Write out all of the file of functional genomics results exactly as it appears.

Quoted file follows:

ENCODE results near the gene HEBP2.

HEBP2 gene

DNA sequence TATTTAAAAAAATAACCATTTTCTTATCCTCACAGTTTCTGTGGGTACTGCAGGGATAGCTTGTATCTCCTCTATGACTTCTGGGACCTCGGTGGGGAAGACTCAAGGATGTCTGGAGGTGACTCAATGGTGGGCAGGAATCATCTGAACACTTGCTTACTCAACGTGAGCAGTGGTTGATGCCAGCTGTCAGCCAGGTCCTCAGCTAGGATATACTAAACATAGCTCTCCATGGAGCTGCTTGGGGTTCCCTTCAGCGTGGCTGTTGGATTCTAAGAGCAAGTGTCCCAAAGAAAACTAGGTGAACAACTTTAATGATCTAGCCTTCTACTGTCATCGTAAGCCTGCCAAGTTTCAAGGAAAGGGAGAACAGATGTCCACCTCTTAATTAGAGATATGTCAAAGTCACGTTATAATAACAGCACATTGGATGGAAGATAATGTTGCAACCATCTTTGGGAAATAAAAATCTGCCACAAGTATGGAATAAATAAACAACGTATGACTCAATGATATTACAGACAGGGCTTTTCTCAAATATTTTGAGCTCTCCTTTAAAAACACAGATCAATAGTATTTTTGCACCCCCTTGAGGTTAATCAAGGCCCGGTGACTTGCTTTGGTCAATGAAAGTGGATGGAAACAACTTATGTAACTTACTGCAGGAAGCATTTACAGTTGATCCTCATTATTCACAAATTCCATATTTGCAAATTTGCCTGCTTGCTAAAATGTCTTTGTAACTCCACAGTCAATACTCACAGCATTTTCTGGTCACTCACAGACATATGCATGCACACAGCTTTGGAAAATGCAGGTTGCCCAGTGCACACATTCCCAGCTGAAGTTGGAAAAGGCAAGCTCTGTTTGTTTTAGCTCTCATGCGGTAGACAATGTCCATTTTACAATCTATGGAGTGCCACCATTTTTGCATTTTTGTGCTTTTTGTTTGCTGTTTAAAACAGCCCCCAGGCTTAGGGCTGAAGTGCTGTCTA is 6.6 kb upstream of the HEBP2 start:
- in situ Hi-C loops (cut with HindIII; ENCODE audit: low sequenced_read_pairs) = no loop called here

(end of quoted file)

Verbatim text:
ENCODE results near the gene HEBP2.

HEBP2 gene

DNA sequence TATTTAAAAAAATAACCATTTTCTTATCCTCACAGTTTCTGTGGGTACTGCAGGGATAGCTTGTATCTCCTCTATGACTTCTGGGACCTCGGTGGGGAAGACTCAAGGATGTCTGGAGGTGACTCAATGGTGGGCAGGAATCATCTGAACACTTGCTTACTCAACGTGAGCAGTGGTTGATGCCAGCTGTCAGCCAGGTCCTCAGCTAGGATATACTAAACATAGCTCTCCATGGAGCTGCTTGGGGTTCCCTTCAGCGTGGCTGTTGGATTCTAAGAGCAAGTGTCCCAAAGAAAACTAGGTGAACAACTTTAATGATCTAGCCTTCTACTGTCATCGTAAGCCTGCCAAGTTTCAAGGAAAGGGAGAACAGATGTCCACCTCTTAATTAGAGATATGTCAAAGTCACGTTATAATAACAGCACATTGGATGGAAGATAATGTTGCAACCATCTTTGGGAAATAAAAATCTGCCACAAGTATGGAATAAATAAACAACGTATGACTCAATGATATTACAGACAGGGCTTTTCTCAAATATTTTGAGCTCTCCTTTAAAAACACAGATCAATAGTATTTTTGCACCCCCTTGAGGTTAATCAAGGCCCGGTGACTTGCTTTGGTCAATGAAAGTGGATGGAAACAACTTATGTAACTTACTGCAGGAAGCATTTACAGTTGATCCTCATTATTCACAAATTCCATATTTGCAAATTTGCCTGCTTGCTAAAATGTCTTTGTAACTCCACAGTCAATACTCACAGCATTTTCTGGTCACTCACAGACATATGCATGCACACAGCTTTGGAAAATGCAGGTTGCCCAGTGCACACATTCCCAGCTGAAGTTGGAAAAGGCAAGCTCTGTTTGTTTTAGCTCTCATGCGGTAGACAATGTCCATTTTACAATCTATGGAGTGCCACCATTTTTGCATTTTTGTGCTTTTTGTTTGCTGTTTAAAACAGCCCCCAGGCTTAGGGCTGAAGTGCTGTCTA is 6.6 kb upstream of the HEBP2 start:
- in situ Hi-C loops (cut with HindIII; ENCODE audit: low sequenced_read_pairs) = no loop called here